• Cadillac is an AOC for sweet white wine located around the town of Cadillac. Recognized in 1973, it represents 120 hectares for a production around 650 000 bottles.


    • Loupiac AOC is a sweet white wine produced in the town of Loupiac. Recognized in 1936, the appellation covers 350 hectares for a production around 1.5 million bottles.


    • Sainte-Croix-du-Mont AOC produced sweet white wines corresponding to the standards and styles of Sauternes. They also have an aging potential of several decades. Recognized in 1936, the appellation covers 450 hectares for a production around 1.75 million bottles.

    Let’s conclude this article with the Bordeaux Regional Appellations, representing altogether more than 55% of all the Bordeaux wines consumed in the world.

    Bordeaux AOC is approximately 50,000 hectares / 290 million bottles for red wine (mostly Merlot, Cabernet Sauvignon, Cabernet Franc and a bit of Malbec, Petit Verdot and Carmenere); 7,000 hectares / 35 million bottles for white wine (Sauvignon Blanc 40%, Semillon 40%, Muscadelle 10%, Sauvignon Gris, Ugni Blanc and Colombard). The entry-level Bordeaux AOCs are fruity, light bodied, easy-to-drink, and meant for early consumption rather than cellaring. More ambitious wines are usually sold as Bordeaux Supérieur AOC.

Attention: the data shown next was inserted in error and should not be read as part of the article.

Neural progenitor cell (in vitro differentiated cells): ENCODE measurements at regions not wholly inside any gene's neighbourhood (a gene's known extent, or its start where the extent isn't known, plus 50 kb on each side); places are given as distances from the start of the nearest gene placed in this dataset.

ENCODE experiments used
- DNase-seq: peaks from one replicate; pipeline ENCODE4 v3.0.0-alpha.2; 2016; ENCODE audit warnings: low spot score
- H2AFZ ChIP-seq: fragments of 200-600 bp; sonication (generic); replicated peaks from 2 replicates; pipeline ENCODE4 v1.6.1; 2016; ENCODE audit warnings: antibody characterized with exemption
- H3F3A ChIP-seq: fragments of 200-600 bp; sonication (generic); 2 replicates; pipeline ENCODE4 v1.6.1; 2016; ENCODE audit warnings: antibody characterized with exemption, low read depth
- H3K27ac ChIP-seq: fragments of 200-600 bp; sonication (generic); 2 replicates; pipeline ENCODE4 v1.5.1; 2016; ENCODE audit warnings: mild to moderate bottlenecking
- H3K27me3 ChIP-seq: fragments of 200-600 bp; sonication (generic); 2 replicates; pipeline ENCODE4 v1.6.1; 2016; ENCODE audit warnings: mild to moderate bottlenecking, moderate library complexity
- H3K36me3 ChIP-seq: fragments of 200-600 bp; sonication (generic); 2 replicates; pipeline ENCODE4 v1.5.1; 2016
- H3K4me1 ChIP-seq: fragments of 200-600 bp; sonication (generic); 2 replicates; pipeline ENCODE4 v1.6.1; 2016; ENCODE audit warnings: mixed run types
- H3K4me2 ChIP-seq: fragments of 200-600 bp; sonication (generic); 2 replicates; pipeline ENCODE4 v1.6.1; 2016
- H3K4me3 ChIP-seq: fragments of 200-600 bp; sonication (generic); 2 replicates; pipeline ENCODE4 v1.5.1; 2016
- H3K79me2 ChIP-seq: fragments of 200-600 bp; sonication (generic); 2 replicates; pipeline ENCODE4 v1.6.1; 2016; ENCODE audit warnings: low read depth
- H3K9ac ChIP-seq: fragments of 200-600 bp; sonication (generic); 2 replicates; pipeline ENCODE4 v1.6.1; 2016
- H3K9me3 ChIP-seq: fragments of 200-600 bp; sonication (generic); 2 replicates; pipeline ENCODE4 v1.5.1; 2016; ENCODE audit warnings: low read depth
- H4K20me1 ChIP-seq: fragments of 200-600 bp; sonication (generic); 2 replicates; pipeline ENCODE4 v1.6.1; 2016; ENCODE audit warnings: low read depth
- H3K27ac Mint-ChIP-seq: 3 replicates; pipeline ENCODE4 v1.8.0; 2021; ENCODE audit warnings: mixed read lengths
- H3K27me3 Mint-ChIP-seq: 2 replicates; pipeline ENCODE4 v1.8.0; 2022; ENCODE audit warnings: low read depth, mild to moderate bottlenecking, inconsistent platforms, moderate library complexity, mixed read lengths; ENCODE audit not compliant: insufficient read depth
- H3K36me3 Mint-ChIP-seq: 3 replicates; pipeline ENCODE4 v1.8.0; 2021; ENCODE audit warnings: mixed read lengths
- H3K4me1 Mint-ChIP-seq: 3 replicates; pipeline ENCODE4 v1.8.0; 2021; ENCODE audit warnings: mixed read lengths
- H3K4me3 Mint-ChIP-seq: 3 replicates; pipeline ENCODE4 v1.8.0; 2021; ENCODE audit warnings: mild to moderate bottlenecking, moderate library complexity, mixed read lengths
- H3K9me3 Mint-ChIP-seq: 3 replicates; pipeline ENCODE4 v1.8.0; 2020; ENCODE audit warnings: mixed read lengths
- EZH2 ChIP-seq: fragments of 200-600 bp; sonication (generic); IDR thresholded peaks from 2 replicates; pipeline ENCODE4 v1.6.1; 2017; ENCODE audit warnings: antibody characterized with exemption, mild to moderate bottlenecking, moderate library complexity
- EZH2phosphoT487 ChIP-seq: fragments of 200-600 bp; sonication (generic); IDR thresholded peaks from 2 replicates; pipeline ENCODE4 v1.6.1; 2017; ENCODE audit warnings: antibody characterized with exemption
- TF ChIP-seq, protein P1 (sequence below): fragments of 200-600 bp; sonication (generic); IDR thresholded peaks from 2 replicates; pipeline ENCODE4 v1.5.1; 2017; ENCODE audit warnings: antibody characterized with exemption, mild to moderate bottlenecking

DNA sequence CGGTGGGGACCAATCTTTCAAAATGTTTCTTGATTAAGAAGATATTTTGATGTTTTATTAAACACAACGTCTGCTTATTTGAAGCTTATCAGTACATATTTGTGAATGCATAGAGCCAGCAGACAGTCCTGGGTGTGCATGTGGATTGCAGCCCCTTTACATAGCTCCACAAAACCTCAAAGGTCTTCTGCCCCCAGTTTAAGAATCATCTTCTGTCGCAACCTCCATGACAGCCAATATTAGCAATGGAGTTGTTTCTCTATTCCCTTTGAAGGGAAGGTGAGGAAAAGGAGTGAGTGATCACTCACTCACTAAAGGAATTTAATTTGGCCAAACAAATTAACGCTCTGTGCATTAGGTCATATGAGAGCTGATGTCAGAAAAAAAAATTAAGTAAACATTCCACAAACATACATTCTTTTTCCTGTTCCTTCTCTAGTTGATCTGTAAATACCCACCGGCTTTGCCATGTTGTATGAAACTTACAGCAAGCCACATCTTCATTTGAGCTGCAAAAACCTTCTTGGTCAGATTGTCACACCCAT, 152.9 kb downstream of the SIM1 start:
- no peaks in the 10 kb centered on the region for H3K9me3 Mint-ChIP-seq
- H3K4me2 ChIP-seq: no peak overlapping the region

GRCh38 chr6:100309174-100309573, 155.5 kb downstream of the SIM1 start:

Bordeaux Supérieur AOC covers the same geographic area as Bordeaux AOC but the vineyard must be planted more densely (4500 vines per ha), the maximum yield is about 10% lower (50hl / ha), the minimum alcohol level is higher (10% ABV) and the wine must be aged a minimum of 9 months before bottling, resulting in a better quality than generic Bordeaux. The surface devoted to Bordeaux Superieur is approximately 4700 hectares for a production of 60 million bottles (10% of Bordeaux production).

    Bordeaux Clairet AOC is a wine which can either be described as a dark rosé wine or a light-coloured red wine, similar to the wines which were shipped from Bordeaux to England during the Middle Ages and known as “Claret”. The production is about 6.5 million bottles from 900 hectares vineyards, mostly planted with Merlot. They are refreshing wines, appreciated because they can be easily enjoyed on their own or with a variety of food.

    Classic Bordeaux Red grape varieties: